Limits on Claims
A limit is placed on the maximum cost, which can be used by NEER for any one claim. Beginning with the 2006 accident year, the per-claim-limit is equal to five times the maximum insurable earnings. For 2010, the maximum claim limit was $388,000. A further limit is placed on the firm’s total claims costs for a given accident year. The firm cost limit is equal to four times the expected claims costs.
Reading and understanding WSIB quarterly statements is essential for all business owners and managers. Make it a point to review those WSIB quarterly statements and make sure that the information is accurate. As an absolute minimum, make sure you look at the performance index; it’s a small number, but paying attention to it can bring in big savings.
One of the most significant WSIB cost drivers for any company is the projected future costs, which are triggered by claims having significant lost time injuries. As projected future costs increase, so do the overhead costs. All companies need to have an effective and well-communicated Return to Work Program. The time and resources put into the Return to Work program will pay huge dividends.
If you already have an effective Health and Safety Program, maybe you don’t have to worry about WSIB costs and WSIB Workwell Audits. The reality is, however, most companies are not aware of the elements of a Workwell Audit, and will be taken quite off-guard by what the WSIB considers to be an adequate Health and Safety Program.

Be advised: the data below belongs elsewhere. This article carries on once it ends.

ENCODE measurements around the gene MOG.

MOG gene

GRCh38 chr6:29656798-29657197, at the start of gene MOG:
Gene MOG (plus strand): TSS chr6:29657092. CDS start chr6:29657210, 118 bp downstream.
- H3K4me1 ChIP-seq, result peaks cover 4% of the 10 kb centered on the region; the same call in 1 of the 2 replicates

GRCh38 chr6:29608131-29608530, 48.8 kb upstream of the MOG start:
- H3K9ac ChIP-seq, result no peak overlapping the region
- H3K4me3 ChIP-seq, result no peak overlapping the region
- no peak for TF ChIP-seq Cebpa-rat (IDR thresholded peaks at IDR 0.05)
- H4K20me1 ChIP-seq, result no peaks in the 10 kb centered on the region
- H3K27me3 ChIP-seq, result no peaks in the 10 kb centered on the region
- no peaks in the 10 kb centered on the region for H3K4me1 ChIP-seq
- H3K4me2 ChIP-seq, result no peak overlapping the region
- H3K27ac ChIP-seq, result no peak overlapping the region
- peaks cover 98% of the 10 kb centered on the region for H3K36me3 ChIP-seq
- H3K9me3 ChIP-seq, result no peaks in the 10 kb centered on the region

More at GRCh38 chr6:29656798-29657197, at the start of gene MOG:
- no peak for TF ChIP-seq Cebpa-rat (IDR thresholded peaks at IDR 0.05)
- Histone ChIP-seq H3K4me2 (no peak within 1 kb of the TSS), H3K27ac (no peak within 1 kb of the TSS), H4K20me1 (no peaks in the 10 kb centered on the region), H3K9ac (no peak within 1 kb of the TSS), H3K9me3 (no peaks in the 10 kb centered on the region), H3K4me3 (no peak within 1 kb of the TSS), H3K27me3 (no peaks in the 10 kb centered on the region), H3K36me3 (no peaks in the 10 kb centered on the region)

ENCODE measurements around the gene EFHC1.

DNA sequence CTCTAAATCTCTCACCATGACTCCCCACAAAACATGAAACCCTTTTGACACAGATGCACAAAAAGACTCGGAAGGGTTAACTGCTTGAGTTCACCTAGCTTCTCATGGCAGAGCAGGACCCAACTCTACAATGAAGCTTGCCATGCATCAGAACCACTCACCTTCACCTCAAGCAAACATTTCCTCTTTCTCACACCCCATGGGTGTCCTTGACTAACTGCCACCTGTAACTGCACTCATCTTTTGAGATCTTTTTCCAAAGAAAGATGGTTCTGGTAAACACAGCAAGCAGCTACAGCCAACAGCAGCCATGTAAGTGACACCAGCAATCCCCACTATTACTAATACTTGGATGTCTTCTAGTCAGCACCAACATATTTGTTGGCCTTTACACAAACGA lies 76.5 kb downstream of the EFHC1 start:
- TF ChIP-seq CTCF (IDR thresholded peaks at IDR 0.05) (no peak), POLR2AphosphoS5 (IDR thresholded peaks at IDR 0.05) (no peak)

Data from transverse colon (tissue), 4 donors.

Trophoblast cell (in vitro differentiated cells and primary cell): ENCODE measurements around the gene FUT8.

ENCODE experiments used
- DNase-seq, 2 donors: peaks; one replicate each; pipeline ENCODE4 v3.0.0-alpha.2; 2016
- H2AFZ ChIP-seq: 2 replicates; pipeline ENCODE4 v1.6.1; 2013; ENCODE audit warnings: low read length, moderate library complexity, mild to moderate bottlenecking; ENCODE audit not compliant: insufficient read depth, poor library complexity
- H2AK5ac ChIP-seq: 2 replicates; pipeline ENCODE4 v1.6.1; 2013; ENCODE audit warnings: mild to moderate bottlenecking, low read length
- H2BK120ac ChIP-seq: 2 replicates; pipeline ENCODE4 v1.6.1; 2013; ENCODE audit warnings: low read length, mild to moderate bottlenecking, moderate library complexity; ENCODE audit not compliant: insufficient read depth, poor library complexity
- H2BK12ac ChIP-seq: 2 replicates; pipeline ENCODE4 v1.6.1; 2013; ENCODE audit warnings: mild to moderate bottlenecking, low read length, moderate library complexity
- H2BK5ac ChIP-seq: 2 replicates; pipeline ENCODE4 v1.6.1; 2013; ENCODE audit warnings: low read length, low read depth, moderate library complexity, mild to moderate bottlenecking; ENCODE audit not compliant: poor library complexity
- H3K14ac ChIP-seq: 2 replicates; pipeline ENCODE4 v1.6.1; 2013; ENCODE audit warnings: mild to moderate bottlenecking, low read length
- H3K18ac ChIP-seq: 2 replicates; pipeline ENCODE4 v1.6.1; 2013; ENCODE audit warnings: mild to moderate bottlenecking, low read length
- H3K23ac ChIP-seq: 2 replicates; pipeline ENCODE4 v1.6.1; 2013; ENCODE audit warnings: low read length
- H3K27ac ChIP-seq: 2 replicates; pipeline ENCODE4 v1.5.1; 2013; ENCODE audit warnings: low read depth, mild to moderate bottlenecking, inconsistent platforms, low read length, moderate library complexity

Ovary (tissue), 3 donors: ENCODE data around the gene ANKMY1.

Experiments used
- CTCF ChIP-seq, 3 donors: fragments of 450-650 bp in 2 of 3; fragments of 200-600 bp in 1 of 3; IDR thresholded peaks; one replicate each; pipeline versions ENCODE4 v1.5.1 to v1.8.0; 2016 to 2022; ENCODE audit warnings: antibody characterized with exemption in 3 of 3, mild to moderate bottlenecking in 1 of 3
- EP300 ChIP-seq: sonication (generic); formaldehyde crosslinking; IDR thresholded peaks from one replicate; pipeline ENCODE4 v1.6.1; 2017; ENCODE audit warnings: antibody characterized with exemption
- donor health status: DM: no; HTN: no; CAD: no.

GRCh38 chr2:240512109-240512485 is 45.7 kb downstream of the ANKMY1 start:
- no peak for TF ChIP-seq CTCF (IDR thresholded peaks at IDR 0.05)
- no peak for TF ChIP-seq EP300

My advice is to have a Workwell GAP analysis done even if you don’t feel that you might be targeted. By using the Workwell Audit elements as a framework for your Health and Safety Program, not only will you ensure that you are prepared for an audit, but properly implemented, you also have a good chance of preventing accidents from happening in the first place.
Graham Chevreau, B.Sc., CRSP, C. Chem., is the principal of Chevreau Consulting Limited (www.chevreau.ca), a health and safety consulting and training firm based in Waterloo, Ont. He can be reached at (519) 635-0574 or email@example.com.